All of the duty-cycle units I've seen have only 3 cable leads for the
heater.. 2 voltage and 1 earth ground.. this goes back to when heaters
were commonly 120VAC and (simple diac/triac duty cycle) continued up to
the more recent 24V designs (isolated and ESD safe versions).
Ungar/Weller, Pace, Edsyn and others have all used this design for
various models.
The connectors and pinouts change, but generally the irons are
interchangeable as long as the voltage is within a reasonable range.

In many production assembly line scenarios, the soldering temperatures
needed to routinely be checked/adjusted (calibrated) to make sure that
the circuit board assembly temps were within a specified range
(certifications for contract work, not China assembly methods).
Some units have mechanical limiters or locks to prevent the assembly
line operator from increasing the tip temps.

Thanks for the info. The pinout is consistent with my experiments.
Sure wish I had the handpiece to look at.

My experience has been opposite yours.
My Weller EC3001 has active temperature feedback.
If you stick the tip on a cold surface, the heater power goes up.
Same for all my PACE handpieces with the 6-pin connectors.

I have some very early 120VAC PACE desoldering handpieces that are
power instead of controlled temperature and run
off a "light dimmer" in the base unit without temperature feedback.

The Weller 3-pin connector units like the TC201/TC202 have constant
heater power that's interrupted by the "magnastat" attached to the
tip reaching its curie temperature. It's a bang-bang control system
with relatively long on/off times.


Jan 1, 1970
You didn't say whether you looked inside the Pace tweezer plug, but if
you're going to relocate the heater wires you'll probably end up doing
that anyway.
I was gonna modify the socket. I have other places to plug the iron.
I'm quite confident that you will find only 3 wires going to the
handpiece, as mentioned before.
Well...hate to shatter your confidence.
The info is here:
it includes a schematic showing the sensor.

Here's the troubleshooting chart for the PACE TT-65 handpiece:
Was a PDF chart that got copied as text, but you can see the
4 headers:
No heat
Check resistance - Pin 2 to
Pin 5. Resistance should
be 10 ohms.
If not - -Open Heater

______________Here's the relevant part
Check resistance - Pin 3 to
Pin 6. Resistance should
be 110 ohms.
If circuit
reads less than 105 ohms - -Shorted Sensor
____________End of relevant part.
If you stick the hot tip of any of the irons I was speaking of earlier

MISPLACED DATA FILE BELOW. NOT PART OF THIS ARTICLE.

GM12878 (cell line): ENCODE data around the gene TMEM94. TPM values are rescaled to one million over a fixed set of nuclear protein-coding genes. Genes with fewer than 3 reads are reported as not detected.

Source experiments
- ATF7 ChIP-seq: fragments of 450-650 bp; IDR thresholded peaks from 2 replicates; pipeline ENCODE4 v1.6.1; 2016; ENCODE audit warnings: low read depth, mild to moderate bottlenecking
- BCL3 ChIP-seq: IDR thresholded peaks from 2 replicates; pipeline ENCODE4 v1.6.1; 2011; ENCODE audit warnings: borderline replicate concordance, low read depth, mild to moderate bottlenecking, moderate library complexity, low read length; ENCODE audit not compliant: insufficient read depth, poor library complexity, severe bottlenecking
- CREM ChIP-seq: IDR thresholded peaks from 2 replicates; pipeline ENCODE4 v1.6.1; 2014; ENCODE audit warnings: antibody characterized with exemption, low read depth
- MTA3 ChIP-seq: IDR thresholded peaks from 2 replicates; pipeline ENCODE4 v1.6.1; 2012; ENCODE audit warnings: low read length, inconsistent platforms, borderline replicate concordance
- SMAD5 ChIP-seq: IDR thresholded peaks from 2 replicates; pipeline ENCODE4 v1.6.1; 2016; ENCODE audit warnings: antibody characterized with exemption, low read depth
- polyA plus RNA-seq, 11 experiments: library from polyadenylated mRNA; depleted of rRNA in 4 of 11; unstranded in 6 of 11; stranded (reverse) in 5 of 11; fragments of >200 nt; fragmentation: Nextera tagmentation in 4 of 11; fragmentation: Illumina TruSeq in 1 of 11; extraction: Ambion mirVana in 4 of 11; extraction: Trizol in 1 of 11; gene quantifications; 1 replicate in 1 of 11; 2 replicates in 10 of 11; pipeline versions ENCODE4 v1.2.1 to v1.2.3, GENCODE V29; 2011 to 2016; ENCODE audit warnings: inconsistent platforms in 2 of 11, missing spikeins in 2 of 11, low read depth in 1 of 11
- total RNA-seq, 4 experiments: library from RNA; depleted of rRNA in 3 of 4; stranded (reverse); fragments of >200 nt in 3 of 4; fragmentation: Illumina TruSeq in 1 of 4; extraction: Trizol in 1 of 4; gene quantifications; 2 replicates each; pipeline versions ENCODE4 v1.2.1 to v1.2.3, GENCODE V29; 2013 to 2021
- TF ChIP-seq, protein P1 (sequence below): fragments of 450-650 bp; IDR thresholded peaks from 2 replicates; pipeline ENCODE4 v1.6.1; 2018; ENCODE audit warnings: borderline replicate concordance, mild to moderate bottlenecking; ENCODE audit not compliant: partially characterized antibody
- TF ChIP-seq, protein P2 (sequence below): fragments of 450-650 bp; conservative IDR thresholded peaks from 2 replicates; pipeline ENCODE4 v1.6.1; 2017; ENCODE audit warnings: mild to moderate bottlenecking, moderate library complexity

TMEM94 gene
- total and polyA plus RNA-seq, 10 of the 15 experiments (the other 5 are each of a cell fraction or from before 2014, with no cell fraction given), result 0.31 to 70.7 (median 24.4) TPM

onto a cold surface, the LED will change from briefly coming on
(idling), to come on steady.. and yet, there are NO sensor leads going
to the handpiece (only because there is NO SENSOR).

The same LED action is seen when the adjustable temp control is turned
up/increased from a previously lower operating temp.. when the higher
temp is reached, the LED returns to briefly coming on (idling again).

I believe that you have experience that leads you to a conclusion
that is incorrect for the systems I have.
Your conclusion seems to be contrary to all my experience. I fail
to understand how power input can change with heat load
without sensing something.

I know of three ways in use to have temperature control with two
active wires (plus safety/static ground).
I have used irons using all three methods.

1)put ALL the electronic controls in the handpiece.
2)the weller magnastat that uses a thermally activated switch in the
3)the Metcal system that pumps RF down the cable and uses a property
of material in the head to absorb the RF and heat only when below
the transition temperature of the tip.

This article describes various systems.
I obviously don't need to say this, but.. hey, don't take my word for

I won't, because I haven't heard a rational explanation.
Can you describe the mechanism that allows
the power input to change based on heat flow without sensing
Finding a calibration pot in the plug doesn't demonstrate that a sensor
does not exist.

Buy a used Ungar soldering iron handpiece with the same 6-pin
connector on eBag and open the connector.
It doesn't even need to be a working iron.. doesn't even need a heater,
so it should be possible to find one cheap.

I'm sure I have several extra handpieces, but don't know where to look
for them.
You don't need an extra one. Just unplug one and take a meter to it.
The sensor in my Weller EC1301 sensor measures 27 ohms cold and about
43 ohms at 700F.
The only adjustable power supply that I own with the UNGAR name
is the aforementioned 9900AS. It has WAY MORE circuitry than
would be required for open-loop power control (light dimmer style).
The number and type of integrated circuits is consistent with
the schematics for the PACE temperature control systems.
Not having a handpiece or schematic, I can't prove it. I can only
that the power out is dependent on the value of a resistor plugged
into the socket...assumed to be the sensor. It appears that the
type of sensor varies much more with temperature (in the 5K to 10K
region) than the sensor
used by the PACE or Weller EC series.

Are we having fun yet?

Leif Neland

Jan 1, 1970
Wild_Bill formulerede Wednesday:
Well it appears that you're correct about the Pace tweezers having a sensor.

That could be significant if you were wanting to use an Ungar handpiece on a
Pace controller.. but you're not.
The sensor doesn't prevent the operation of the heaters in the Pace
My apologies if I forgot to mention that heaters only require 3 wires.. and
one is for earth ground.

Finding only 3 conductors in the Ungar handpiece and no sensor leads, as I've
done, demonstrates to me that there is NO SENSOR in the Ungar handpieces
(proof enuff for me).
I'm not arguing if the particular soldering iron has a sensor or not.

But, as resistance (often) is inversely related to temperature,
wouldn't it be possible to measure the current and voltage, and use
this to keep the temperature (somewhat) constant?


Leif Neland

Jan 1, 1970
Følgende er skrevet af Leif Neland:
Wild_Bill formulerede Wednesday:
I'm not arguing if the particular soldering iron has a sensor or not.

But, as resistance (often) is inversely related to temperature, wouldn't it
be possible to measure the current and voltage, and use this to keep the
temperature (somewhat) constant?